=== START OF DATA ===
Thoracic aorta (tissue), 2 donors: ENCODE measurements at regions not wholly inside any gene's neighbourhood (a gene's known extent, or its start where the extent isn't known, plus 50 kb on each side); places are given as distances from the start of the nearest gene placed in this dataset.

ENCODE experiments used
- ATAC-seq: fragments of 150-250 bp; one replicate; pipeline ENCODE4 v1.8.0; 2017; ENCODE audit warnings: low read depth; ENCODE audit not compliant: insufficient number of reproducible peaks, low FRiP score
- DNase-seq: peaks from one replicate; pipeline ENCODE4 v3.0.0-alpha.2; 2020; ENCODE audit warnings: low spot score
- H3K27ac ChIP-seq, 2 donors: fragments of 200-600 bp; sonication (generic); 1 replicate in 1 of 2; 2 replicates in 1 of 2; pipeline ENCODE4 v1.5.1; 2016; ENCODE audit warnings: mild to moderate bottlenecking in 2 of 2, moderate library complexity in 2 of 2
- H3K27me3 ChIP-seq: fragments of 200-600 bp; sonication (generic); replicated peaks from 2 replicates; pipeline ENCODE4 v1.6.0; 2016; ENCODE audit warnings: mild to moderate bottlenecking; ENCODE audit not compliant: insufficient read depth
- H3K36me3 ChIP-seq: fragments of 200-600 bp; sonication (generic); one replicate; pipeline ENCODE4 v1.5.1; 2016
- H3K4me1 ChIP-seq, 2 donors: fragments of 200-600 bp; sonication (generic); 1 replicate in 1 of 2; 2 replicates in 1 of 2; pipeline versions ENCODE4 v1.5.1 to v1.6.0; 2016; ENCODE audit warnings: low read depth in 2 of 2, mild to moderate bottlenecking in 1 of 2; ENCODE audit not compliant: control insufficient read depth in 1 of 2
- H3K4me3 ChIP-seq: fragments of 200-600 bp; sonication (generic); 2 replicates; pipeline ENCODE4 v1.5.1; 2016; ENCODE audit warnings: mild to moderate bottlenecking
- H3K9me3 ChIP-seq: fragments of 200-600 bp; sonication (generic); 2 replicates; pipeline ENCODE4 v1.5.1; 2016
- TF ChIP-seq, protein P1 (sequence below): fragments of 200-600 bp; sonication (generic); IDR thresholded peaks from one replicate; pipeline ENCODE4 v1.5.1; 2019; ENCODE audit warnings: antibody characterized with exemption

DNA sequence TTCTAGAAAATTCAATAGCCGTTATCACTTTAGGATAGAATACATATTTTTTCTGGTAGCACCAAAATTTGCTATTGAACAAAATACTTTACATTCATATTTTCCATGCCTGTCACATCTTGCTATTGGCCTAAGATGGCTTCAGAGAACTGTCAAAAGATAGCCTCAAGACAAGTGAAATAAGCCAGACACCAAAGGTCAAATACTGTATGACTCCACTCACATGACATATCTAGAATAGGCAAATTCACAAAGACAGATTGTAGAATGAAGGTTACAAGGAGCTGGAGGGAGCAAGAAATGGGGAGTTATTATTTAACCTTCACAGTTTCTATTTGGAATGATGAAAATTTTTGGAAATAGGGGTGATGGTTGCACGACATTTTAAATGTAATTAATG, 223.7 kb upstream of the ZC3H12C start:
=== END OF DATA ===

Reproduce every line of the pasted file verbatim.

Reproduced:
Thoracic aorta (tissue), 2 donors: ENCODE measurements at regions not wholly inside any gene's neighbourhood (a gene's known extent, or its start where the extent isn't known, plus 50 kb on each side); places are given as distances from the start of the nearest gene placed in this dataset.

ENCODE experiments used
- ATAC-seq: fragments of 150-250 bp; one replicate; pipeline ENCODE4 v1.8.0; 2017; ENCODE audit warnings: low read depth; ENCODE audit not compliant: insufficient number of reproducible peaks, low FRiP score
- DNase-seq: peaks from one replicate; pipeline ENCODE4 v3.0.0-alpha.2; 2020; ENCODE audit warnings: low spot score
- H3K27ac ChIP-seq, 2 donors: fragments of 200-600 bp; sonication (generic); 1 replicate in 1 of 2; 2 replicates in 1 of 2; pipeline ENCODE4 v1.5.1; 2016; ENCODE audit warnings: mild to moderate bottlenecking in 2 of 2, moderate library complexity in 2 of 2
- H3K27me3 ChIP-seq: fragments of 200-600 bp; sonication (generic); replicated peaks from 2 replicates; pipeline ENCODE4 v1.6.0; 2016; ENCODE audit warnings: mild to moderate bottlenecking; ENCODE audit not compliant: insufficient read depth
- H3K36me3 ChIP-seq: fragments of 200-600 bp; sonication (generic); one replicate; pipeline ENCODE4 v1.5.1; 2016
- H3K4me1 ChIP-seq, 2 donors: fragments of 200-600 bp; sonication (generic); 1 replicate in 1 of 2; 2 replicates in 1 of 2; pipeline versions ENCODE4 v1.5.1 to v1.6.0; 2016; ENCODE audit warnings: low read depth in 2 of 2, mild to moderate bottlenecking in 1 of 2; ENCODE audit not compliant: control insufficient read depth in 1 of 2
- H3K4me3 ChIP-seq: fragments of 200-600 bp; sonication (generic); 2 replicates; pipeline ENCODE4 v1.5.1; 2016; ENCODE audit warnings: mild to moderate bottlenecking
- H3K9me3 ChIP-seq: fragments of 200-600 bp; sonication (generic); 2 replicates; pipeline ENCODE4 v1.5.1; 2016
- TF ChIP-seq, protein P1 (sequence below): fragments of 200-600 bp; sonication (generic); IDR thresholded peaks from one replicate; pipeline ENCODE4 v1.5.1; 2019; ENCODE audit warnings: antibody characterized with exemption

DNA sequence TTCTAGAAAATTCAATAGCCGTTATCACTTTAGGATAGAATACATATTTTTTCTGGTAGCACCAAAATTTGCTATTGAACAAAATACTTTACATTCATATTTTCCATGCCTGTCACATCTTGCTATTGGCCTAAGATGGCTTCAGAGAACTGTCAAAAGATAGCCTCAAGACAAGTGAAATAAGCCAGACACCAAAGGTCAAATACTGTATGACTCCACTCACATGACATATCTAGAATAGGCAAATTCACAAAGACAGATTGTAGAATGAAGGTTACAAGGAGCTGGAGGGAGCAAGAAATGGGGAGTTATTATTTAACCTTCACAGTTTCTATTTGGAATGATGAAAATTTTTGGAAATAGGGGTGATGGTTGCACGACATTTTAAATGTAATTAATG, 223.7 kb upstream of the ZC3H12C start: